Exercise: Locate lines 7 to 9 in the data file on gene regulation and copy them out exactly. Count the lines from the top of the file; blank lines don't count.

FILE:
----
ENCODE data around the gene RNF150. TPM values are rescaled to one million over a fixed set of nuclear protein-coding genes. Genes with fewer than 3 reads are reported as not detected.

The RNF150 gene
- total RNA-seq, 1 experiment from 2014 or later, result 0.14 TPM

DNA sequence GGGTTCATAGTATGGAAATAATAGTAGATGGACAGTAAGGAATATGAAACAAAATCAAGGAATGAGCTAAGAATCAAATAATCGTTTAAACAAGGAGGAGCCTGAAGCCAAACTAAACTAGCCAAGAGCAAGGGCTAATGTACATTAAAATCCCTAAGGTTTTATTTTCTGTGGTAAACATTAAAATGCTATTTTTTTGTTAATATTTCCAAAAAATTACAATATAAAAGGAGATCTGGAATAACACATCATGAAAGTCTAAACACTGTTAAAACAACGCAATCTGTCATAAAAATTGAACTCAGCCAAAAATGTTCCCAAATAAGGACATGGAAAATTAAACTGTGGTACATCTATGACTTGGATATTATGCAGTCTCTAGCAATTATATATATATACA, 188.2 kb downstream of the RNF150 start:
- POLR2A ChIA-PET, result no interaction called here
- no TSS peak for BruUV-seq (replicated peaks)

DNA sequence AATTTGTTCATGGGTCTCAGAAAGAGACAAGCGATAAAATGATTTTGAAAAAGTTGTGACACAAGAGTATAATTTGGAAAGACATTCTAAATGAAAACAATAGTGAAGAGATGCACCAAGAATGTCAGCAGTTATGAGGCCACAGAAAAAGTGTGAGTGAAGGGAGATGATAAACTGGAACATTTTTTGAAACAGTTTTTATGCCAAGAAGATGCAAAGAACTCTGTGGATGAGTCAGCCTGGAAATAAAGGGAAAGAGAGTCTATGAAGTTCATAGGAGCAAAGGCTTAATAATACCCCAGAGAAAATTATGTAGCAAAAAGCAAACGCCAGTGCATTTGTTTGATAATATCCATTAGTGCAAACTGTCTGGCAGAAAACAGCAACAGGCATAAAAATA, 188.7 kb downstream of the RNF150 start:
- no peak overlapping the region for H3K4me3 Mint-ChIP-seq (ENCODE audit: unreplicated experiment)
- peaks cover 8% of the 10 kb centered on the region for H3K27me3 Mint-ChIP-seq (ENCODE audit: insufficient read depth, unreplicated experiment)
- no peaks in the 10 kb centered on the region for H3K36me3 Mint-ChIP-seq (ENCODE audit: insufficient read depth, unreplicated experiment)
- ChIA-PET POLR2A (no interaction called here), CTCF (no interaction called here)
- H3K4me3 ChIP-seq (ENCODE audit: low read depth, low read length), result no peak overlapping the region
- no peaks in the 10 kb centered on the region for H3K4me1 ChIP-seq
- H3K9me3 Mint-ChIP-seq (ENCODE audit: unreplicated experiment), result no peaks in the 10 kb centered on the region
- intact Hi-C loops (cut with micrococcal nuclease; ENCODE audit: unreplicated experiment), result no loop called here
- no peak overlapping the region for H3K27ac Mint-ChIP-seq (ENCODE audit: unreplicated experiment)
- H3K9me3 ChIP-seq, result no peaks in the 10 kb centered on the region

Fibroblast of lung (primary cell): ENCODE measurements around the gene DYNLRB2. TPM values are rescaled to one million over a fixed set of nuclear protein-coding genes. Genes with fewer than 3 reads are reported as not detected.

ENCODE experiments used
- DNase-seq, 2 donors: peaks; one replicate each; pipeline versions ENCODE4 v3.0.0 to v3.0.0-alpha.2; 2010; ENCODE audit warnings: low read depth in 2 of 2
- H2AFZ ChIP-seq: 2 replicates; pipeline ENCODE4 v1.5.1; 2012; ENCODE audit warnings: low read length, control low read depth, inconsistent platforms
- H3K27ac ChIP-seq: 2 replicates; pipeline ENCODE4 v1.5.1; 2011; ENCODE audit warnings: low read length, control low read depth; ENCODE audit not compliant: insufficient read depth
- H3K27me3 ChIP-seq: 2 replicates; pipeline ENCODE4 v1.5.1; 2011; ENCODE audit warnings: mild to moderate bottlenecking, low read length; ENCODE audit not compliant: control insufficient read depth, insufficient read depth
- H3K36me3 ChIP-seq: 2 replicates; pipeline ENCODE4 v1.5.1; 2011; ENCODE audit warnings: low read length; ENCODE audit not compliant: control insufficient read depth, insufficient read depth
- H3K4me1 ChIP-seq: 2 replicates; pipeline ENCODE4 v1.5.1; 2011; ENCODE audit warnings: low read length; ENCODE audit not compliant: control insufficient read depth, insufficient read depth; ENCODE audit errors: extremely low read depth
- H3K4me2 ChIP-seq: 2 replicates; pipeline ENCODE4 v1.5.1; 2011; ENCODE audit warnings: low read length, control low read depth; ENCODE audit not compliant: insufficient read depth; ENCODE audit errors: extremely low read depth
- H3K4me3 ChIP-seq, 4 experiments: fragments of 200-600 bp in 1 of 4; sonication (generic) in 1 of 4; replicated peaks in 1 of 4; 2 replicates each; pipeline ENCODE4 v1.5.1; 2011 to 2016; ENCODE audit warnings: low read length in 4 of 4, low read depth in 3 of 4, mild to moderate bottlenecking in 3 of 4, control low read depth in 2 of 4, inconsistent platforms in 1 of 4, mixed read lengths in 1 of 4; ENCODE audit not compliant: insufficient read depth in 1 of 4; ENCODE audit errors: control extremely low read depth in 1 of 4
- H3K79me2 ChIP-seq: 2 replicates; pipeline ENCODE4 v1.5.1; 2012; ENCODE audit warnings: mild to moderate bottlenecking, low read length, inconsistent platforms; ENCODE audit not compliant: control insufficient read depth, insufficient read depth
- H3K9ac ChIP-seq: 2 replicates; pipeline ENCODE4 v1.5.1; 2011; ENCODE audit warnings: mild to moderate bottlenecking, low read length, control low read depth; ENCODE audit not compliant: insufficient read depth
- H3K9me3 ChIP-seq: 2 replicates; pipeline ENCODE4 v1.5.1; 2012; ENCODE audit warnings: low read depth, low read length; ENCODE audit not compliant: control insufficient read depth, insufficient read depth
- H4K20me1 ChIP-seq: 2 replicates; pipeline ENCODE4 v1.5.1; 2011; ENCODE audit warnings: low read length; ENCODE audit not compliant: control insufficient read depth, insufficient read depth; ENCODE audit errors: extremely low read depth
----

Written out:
DNA sequence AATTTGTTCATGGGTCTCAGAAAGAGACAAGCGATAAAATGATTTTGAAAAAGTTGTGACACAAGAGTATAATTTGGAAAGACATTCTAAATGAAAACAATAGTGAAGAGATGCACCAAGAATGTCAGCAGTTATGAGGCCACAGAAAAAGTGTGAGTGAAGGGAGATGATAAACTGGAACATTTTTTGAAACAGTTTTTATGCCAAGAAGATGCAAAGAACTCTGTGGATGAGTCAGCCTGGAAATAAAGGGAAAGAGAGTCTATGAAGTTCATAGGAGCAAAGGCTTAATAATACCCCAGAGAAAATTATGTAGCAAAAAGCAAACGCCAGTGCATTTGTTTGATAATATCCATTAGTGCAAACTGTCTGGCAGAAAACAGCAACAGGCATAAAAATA, 188.7 kb downstream of the RNF150 start:
- no peak overlapping the region for H3K4me3 Mint-ChIP-seq (ENCODE audit: unreplicated experiment)
- peaks cover 8% of the 10 kb centered on the region for H3K27me3 Mint-ChIP-seq (ENCODE audit: insufficient read depth, unreplicated experiment)